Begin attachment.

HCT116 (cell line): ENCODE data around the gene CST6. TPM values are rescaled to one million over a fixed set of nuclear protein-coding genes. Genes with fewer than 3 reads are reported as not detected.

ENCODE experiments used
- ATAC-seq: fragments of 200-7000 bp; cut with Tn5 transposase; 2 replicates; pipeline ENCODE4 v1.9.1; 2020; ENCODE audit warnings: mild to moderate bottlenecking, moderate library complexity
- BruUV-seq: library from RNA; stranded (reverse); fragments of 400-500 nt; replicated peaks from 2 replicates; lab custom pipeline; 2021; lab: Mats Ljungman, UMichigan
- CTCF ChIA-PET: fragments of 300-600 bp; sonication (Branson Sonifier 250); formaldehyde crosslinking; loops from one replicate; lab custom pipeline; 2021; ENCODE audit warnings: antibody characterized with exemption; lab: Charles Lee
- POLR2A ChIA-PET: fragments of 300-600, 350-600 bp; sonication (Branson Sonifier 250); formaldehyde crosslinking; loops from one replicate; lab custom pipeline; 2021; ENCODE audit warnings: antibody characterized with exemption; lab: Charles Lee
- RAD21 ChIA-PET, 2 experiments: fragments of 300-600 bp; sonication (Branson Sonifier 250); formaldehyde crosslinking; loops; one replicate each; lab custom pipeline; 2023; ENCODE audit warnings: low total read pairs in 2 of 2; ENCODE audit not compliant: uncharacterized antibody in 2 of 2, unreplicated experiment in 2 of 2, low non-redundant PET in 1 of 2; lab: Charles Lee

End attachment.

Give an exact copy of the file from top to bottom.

HCT116 (cell line): ENCODE data around the gene CST6. TPM values are rescaled to one million over a fixed set of nuclear protein-coding genes. Genes with fewer than 3 reads are reported as not detected.

ENCODE experiments used
- ATAC-seq: fragments of 200-7000 bp; cut with Tn5 transposase; 2 replicates; pipeline ENCODE4 v1.9.1; 2020; ENCODE audit warnings: mild to moderate bottlenecking, moderate library complexity
- BruUV-seq: library from RNA; stranded (reverse); fragments of 400-500 nt; replicated peaks from 2 replicates; lab custom pipeline; 2021; lab: Mats Ljungman, UMichigan
- CTCF ChIA-PET: fragments of 300-600 bp; sonication (Branson Sonifier 250); formaldehyde crosslinking; loops from one replicate; lab custom pipeline; 2021; ENCODE audit warnings: antibody characterized with exemption; lab: Charles Lee
- POLR2A ChIA-PET: fragments of 300-600, 350-600 bp; sonication (Branson Sonifier 250); formaldehyde crosslinking; loops from one replicate; lab custom pipeline; 2021; ENCODE audit warnings: antibody characterized with exemption; lab: Charles Lee
- RAD21 ChIA-PET, 2 experiments: fragments of 300-600 bp; sonication (Branson Sonifier 250); formaldehyde crosslinking; loops; one replicate each; lab custom pipeline; 2023; ENCODE audit warnings: low total read pairs in 2 of 2; ENCODE audit not compliant: uncharacterized antibody in 2 of 2, unreplicated experiment in 2 of 2, low non-redundant PET in 1 of 2; lab: Charles Lee